The Appeal Court has sentenced a man accused of defaming the monarchy on Facebook to six years’ imprisonment. On 27 April 2017, the Appeal Court confirmed the verdict of the Court of First Instance in the lèse majesté case of Piya J., a 47 year-old programmer. In January 2016 the lower court sentenced him to nine years’ imprisonment with the sentence reduced by one third.
On a Saturday night in mid-September 2013 I was sat at table in a deserted restaurant in an exclusive beachside resort in Phuket. My companions were graduate students and researchers from Chulalongkorn University and Japan’s prestigious Kyoto University.
Chiang Rai Military Court has scheduled the first examination of witnesses in a case against an ophthalmologist indicted for defaming then Crown Prince Vajiralongkorn in June. On 11 April 2017, the Military Court of northern Chiang Rai Province held a preliminary hearing for Sarawut (surname withheld due to privacy reasons), 33, an ophthalmologist accused of offences under Article 112 of the Criminal Code, the lèse majesté law.
Reporters Without Borders (RSF) condemns a Thai government ban, imposed yesterday, on any online contact or interaction with three prominent critics of the regime – a foreign journalist and two academics – and urges all Facebook users beyond the government’s reach to share content from the Facebook accounts of these three critics. The ban’s three targets are Andrew MacGregor Marshall, a well-known Scottish journalist who used to be based in Bangkok, and Thai academics Somsak Jeamteerasakul and Pavin Chachavalpongpun.
The posterchild of the democracy movement in Thailand, detained for lèse majesté, has won the prestigious Gwangju Prize for Human Rights. The selection committee of the South Korean May 18 Memorial Foundation announced that Jatuphat ‘Pai’ Boonpattararaksa, a law student and key member of the New Democracy Movement (NDM), is the winner of the 2017 Gwangju Prize for Human Rights.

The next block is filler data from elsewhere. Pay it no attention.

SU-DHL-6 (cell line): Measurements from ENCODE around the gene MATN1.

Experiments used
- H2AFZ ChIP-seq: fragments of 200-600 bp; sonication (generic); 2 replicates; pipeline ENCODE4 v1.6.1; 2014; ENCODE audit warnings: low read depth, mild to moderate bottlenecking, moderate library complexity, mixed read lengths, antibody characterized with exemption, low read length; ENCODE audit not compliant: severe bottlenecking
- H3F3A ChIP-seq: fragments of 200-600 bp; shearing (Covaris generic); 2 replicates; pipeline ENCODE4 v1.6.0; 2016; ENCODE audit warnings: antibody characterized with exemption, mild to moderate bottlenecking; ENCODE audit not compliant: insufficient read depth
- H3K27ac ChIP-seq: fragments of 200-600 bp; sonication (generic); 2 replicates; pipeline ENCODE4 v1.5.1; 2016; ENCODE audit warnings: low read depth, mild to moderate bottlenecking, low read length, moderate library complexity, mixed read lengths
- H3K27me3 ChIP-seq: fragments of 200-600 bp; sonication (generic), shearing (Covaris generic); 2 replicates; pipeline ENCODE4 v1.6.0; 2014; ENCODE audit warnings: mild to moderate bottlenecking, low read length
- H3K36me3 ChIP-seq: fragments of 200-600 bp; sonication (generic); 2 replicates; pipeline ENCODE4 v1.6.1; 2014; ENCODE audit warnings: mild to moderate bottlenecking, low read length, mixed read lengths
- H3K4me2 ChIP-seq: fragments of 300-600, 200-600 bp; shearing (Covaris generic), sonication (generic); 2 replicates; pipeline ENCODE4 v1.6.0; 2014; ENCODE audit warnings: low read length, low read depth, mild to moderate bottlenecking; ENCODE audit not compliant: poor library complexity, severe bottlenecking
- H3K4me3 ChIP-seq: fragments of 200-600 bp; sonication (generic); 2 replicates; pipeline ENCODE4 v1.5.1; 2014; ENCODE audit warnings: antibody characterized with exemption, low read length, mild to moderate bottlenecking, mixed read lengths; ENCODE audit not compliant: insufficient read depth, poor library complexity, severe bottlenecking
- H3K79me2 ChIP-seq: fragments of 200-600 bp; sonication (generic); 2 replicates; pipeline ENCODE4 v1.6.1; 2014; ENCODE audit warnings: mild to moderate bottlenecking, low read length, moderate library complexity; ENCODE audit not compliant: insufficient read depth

Responding to a government warning that anyone who follows, contacts, or shares posts online with three prominent critics - historian Somsak Jeamteerasakul, journalist and author Andrew MacGregor Marshall, and former diplomat Pavin Chachavalpongpun - will be prosecuted under the Computer Crimes Act, Amnesty International’s Deputy Director for Southeast Asia and the Pacific Josef Benedict said:
A Buddhist foundation has accused Buddha Isara, an ultra-royalist monk and a key leader of the People’s Democratic Reform Committee (PDRC), of royal defamation over a ritual to bless Buddha amulets. On 10 April 2017, Wichai Prasertsutsiri, coordinator of the Centre for the Promotion of Buddhism Foundation, filed a complaint under Article 112 of the Criminal Code, the lèse majesté law, against Buddha Isara at the Crime Suppression Division in Bangkok.
The Appeal Court has once again refused to release an activist detained for sharing BBC Thai’s most popular story, which is now censored in Thailand. On 5 April 2017, Appeal Court Region 4 confirmed the ruling of the Court of First Instance not to release Jatuphat ‘Pai’ Boonpattararaksa, a law student and key member of the New Democracy Movement (NDM). The ruling was read after Jatuphat’s lawyer submitted a request to appeal the earlier second ruling not to release the activist.
“‘Pai’ You Know Me a Little Go” is an introduction to Jatuphat Boonpattaraksa, also known as ‘Pai Daodin'. He is behind the quote, “If we let these things happen in society, they will happen to you someday". Pai is a political activist who has been jailed for lèse majesté for over 60 days, with the courts repeatedly denying his bail. Who is Pai Daodin? What has he done? This video clip will answer these questions.
BBC Thai has revealed that its controversial biography of King Vajiralongkorn broke records as the site’s most popular story, accumulating millions of views despite the article eventually being censored in Thailand. The biography of Thailand’s new King, published in December last year, has received over 3 million views and counting, revealed Iain Haddow, Executive Editor of BBC Asia, at a public talk on ‘Media Freedom in an Increasingly Authoritarian World’ on 29 March 2017. The biography has had 10 times as many views as the site’s next top performing story.